Western Toad: Anaxyrus boreas

It always is a treat to see a toad or two while out on a hike. With published data in Britton, the USA and other places around the world all indicating toads, frogs and other amphibian populations are in serious decline.

This day we ran across the Western Toad: Anaxyrus boreas and we thrilled.

He sure is a bumpy little guy and was happy to let us photograph him around the edge of his pond.

A few days latter while out on hike we ran across another Western Toad just off the side of the trail resting in the tall grass.

Although this statement may not apply to everyone, for me it feels eerily strange and quite foreboding that within our life times we now consider it special to experience amphibians that were once a common experience in our childhoods.

12 thoughts on “Western Toad: Anaxyrus boreas

  1. Yes…foreboding. The climate and ecological changes are happening in slow and subtle ways. As such, it lures many people into accepting the changes as ok. Well, they aren’t ok in so many cases. Disruptions to climate and habitat cause cascading effects down the food chains.

    1. Hi Jim and I agree fully. There are trophic cascades that will occur that we have do not even have the data acquired to understand and probably will never have it. There are many who believe we can manage these changes with our human ingenuity. I am not so sure about that given how little we really know about the ecosystem as a whole and what we do know about human nature.

    1. Hi Eliza, I think we are in that proverbial frog (no pun intended) in the pot of boiling water situation. I do believe that most humans (individuals) highly value nature or more appropriately all life however the monster of humanity (greed or maybe better put as the primitive brain) marches ever onward to destroy anything that gets in it’s way. Unless we come to terms with this duality of our species the rest of life will suffer dearly. It is a odd thing that this current extinction we are causing really is occurring by our choice not a meteor or other catastrophic event.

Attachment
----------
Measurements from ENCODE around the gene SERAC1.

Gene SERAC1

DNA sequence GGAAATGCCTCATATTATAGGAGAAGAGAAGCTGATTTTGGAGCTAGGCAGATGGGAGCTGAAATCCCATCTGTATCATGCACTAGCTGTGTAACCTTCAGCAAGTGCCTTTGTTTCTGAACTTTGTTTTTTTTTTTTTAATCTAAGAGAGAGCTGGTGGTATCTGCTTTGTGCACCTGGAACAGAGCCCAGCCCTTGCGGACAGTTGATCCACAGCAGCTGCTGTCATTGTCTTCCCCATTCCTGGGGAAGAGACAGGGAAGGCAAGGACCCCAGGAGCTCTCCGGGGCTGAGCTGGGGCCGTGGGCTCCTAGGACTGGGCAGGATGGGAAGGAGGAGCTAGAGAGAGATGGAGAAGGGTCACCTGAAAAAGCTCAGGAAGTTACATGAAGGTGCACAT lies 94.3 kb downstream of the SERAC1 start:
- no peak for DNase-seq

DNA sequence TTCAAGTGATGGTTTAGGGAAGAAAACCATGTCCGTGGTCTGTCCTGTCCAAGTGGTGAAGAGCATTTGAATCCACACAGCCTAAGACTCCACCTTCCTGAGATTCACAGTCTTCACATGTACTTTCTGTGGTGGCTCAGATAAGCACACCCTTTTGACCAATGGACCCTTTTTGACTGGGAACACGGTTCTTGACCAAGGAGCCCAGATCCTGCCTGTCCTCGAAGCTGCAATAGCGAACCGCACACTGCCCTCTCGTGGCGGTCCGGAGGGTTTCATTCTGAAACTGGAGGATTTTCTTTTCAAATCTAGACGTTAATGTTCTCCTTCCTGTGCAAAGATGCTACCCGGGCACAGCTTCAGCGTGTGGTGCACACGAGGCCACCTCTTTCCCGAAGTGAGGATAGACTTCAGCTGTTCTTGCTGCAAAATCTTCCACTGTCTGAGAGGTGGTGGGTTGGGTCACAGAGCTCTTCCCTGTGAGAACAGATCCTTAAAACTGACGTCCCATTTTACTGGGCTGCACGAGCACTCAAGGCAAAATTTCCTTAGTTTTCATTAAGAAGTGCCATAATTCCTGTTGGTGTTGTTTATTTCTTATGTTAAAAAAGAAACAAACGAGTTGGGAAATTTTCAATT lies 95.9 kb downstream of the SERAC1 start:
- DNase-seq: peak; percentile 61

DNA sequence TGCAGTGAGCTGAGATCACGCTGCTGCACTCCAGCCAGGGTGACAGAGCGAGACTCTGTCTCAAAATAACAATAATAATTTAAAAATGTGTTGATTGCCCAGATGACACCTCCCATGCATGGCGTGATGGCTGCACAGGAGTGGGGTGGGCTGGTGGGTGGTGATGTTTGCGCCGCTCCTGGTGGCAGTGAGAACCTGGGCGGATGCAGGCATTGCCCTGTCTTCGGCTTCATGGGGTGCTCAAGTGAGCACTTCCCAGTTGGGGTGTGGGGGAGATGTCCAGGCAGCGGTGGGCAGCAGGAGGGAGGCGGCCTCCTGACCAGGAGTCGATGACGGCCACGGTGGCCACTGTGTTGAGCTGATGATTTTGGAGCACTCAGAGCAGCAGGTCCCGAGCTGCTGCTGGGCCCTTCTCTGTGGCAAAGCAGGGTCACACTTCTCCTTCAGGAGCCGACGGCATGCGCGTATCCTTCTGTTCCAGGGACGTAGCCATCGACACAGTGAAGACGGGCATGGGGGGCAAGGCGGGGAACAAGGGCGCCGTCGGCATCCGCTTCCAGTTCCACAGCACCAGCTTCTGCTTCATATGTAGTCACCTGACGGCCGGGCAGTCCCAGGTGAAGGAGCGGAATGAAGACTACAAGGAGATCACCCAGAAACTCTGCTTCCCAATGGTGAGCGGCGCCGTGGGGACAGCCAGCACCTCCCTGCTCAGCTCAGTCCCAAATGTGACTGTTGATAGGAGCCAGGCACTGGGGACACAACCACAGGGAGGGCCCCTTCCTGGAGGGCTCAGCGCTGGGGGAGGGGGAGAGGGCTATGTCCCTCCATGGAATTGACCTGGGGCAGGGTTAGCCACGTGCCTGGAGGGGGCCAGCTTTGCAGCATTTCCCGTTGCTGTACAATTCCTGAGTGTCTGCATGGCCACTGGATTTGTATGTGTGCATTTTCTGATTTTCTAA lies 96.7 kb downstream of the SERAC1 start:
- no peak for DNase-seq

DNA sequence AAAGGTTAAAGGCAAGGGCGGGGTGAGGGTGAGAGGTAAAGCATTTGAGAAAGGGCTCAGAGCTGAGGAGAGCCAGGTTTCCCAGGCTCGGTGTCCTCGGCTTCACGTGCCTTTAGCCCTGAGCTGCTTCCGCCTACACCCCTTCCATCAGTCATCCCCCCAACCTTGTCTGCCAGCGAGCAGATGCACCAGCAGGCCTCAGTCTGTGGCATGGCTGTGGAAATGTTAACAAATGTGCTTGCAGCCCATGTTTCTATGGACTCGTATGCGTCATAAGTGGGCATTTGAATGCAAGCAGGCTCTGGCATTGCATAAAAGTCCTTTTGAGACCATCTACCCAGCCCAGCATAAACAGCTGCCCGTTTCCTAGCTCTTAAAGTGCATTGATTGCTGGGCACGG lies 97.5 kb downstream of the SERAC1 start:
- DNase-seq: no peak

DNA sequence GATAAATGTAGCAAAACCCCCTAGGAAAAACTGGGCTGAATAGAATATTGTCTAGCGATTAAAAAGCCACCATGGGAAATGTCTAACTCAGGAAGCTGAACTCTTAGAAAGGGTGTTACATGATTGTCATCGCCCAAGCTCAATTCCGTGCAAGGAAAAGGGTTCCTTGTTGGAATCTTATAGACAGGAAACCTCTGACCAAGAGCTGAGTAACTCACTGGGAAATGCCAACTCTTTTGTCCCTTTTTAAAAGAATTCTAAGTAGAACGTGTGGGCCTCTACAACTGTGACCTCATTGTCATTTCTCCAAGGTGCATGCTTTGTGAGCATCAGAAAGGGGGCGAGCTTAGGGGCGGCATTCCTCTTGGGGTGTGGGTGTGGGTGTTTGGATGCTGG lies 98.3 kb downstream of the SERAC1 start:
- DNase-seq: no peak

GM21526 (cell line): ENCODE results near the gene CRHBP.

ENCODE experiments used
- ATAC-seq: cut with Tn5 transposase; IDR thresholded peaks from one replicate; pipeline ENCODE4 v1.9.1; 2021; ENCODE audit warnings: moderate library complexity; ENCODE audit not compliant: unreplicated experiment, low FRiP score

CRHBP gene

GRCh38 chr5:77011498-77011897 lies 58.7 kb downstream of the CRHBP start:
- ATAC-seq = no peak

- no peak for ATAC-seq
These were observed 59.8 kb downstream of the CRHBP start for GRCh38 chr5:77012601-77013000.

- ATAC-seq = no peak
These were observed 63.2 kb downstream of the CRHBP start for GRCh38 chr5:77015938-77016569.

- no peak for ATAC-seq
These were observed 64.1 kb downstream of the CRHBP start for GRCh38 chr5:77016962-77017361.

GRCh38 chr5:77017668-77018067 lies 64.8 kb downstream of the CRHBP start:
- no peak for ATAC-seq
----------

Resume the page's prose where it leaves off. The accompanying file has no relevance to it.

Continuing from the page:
2. I do love frogs and toads and created a toad watch , a few years ago to organise and arrange teams of people with buckets and torches to pick up thousands of toads and frogs, sitting on a warm road, in the night and save them getting run over in their thousands, and instead take them to the lake they wanted to reach. It turned out to be the biggest toad migration in the UK. I must have handled thousands of mainly common toads but also frogs. Hope it guarantees me a safe passage into heaven one day!! Ha, ha.

    1. Hi Paula, that sounds like a wonderful and very successful project and given the seemingly endless spate of negative research on amphibian population decline I am sure your efforts have given you safe passage.

    1. I have heard about the cane toad in Australia and as you say another human error and although humans have had great success it has come at the expense of most other species on the planet and sometime that will have consequences we might not be able to adapt to.

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